All these scenarios have things that you’d have to know more about their relationship. Like, are they into BDSM power-play? If they have that kink, then it’s possible, but if that kink is not part of their relationship then withholding sex for behavior modification can be really fucked up and weird. 

I need to be dominant, but I don’t want to be degrading. How do I do the rough stuff while still being respectful of my partner?

This is kind of a hard one. The traditional answer would be “move slow and communicate,” which I do think is important, but some people are kind of shy about talking beforehand, so maybe he could, while they’re having sex, whisper dirty talk about some of the things he might like to do and gauge her response from that. If he says, “I’d really love to blah blah blah,” and start mild, nothing extreme, and just while they’re making out, and if she seems responsive, continue with the talking, but don’t do it. If she seems unresponsive, if all of a sudden she’s like “What did you say?” That could be a good moment to be like, “Hmm, let’s scale back a little bit here.” And then after he’s tried that dirty talk, maybe the next day, I would say have a conversation about if that would be something the other person would like to try.

You have lyric in your song “California,” “What’s it like to be small town and gay?” I imagine you would have some advice for that kid. 

I think that it’s changed so much even since I was talking with the people I grew up with who I was talking about in that song. It used to be that people really identified with certain labels, and what we’re seeing now is this gender fluidity and orientation fluidity that I think is really interesting. I think “what’s it like to be small town and gay” is still a relevant lyric for a lot of people, but also now people are like “really, do I have to say if I’m gay, or if I’m bi, because I don’t know, sometimes I like this, sometimes, I like that, and it’s a non-issue.”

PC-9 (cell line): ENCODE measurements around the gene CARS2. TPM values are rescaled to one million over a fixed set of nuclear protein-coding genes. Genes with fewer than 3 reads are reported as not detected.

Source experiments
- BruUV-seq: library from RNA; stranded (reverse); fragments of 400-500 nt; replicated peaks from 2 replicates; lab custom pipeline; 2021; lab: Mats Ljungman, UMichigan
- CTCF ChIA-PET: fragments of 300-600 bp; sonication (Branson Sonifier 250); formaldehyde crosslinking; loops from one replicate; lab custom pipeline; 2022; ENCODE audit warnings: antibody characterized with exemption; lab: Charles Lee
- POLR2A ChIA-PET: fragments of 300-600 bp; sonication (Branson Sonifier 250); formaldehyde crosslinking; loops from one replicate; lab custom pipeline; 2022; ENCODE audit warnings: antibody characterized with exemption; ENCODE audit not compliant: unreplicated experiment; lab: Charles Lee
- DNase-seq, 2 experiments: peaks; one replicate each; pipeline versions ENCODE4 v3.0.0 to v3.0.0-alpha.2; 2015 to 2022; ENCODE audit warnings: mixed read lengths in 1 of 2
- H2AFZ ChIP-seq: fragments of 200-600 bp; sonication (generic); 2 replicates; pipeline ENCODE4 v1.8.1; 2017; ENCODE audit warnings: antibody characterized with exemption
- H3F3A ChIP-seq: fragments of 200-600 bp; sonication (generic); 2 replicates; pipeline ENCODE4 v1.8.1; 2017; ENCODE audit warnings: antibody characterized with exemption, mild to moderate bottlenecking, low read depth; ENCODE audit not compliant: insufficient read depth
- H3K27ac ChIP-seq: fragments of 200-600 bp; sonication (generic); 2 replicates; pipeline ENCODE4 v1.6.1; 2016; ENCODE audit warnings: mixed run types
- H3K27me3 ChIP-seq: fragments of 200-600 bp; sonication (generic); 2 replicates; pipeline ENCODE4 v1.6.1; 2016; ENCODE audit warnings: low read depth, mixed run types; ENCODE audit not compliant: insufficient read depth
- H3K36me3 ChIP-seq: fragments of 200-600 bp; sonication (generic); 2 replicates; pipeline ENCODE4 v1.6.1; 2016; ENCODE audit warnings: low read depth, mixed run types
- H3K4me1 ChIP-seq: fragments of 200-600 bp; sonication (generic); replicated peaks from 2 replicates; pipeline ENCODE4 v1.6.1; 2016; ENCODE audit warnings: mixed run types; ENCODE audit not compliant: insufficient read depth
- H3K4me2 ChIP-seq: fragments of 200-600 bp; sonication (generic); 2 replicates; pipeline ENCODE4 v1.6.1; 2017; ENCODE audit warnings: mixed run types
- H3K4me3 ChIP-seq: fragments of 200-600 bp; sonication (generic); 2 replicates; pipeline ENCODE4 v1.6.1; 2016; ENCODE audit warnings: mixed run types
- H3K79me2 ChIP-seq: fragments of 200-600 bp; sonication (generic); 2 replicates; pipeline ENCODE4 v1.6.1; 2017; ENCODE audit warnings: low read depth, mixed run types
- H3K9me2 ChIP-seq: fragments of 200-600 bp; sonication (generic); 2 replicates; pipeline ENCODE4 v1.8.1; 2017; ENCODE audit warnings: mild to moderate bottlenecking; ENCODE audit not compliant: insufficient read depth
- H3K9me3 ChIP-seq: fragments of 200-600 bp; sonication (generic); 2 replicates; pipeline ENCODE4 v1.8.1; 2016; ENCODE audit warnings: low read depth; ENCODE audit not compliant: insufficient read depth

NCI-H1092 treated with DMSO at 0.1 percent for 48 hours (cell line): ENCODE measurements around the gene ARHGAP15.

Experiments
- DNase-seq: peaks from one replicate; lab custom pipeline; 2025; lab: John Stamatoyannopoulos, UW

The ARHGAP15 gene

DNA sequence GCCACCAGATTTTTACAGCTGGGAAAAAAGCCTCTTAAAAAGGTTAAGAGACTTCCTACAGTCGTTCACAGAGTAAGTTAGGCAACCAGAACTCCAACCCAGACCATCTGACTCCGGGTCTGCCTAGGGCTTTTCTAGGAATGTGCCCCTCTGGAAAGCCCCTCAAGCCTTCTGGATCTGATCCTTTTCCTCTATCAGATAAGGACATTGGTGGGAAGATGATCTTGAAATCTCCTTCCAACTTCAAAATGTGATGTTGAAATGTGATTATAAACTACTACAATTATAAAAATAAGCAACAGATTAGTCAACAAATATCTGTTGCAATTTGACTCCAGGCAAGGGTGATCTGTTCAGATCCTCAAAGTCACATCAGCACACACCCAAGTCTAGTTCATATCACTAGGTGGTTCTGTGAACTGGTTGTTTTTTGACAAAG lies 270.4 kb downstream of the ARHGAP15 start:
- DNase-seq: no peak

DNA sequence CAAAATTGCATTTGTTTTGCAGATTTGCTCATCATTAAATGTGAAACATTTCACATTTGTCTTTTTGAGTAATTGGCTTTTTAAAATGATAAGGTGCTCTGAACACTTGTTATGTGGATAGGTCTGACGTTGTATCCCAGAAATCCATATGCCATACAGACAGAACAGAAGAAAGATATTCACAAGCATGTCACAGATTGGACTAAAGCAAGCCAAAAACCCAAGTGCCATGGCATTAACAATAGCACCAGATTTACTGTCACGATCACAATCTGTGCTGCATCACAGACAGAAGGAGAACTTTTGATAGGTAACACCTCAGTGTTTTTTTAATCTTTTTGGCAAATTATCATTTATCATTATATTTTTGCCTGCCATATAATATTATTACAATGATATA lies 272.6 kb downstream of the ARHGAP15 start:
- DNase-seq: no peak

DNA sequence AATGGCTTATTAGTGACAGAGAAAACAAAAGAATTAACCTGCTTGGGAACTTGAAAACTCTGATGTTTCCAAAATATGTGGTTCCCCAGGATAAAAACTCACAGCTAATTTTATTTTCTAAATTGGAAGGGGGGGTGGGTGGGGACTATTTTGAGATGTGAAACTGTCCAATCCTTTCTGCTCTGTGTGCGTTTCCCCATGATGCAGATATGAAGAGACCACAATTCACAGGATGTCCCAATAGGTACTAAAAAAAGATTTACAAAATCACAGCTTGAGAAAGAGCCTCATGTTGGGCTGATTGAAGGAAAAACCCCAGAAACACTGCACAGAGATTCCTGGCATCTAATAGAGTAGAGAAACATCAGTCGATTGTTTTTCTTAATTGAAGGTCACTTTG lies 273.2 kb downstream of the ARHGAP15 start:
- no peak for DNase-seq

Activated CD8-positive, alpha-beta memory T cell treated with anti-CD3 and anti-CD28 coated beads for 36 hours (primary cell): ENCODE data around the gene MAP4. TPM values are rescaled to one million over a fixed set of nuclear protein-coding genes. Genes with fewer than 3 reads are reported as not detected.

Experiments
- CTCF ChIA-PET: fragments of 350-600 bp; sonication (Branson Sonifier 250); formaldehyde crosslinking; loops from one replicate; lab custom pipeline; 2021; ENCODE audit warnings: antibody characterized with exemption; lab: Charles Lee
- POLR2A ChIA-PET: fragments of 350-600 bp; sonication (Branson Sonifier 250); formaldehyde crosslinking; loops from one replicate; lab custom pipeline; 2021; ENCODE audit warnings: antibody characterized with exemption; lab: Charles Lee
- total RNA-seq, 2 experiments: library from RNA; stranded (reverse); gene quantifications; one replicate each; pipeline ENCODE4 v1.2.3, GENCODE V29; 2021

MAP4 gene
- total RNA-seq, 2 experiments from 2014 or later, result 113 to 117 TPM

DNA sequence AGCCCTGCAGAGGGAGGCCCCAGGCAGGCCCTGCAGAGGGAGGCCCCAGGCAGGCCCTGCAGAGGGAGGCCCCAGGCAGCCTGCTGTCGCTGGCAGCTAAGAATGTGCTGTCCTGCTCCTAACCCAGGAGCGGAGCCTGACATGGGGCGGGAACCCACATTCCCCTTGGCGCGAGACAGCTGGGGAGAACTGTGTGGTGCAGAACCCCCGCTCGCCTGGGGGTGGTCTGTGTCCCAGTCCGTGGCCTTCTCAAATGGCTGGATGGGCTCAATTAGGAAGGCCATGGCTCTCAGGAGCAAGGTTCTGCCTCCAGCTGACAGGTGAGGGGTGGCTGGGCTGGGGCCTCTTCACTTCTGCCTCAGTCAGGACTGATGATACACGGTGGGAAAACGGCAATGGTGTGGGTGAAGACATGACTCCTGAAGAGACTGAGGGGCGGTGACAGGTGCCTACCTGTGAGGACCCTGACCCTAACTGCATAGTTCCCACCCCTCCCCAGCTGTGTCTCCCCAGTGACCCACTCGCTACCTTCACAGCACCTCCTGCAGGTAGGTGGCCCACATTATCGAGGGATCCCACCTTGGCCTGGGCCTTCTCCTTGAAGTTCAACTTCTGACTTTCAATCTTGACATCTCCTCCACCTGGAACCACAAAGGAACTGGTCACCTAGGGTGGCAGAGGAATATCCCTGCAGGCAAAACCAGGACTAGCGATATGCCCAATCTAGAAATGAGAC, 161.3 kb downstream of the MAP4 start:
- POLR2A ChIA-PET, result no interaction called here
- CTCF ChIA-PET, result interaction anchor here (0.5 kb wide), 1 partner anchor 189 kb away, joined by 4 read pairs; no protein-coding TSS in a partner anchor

And also, to bring it back to the internet, we’re seeing people being able to find their communities and come out and say “I’m asexual,” or “I’m a furry,” so I think that’s a real positive aspect. I think if I was to give any blanket sex advice, it would be if you’re worried about “am I this, or am I this,” don’t worry about identifying yourself if you’re still in an early stage of experimentation or hypothetical behavior. Just try stuff out, and if you like it, you like it, and if you don’t, you don’t, and if accepting a label, no matter what it is, isn’t for you, then just don’t. 

Image via Matador Records.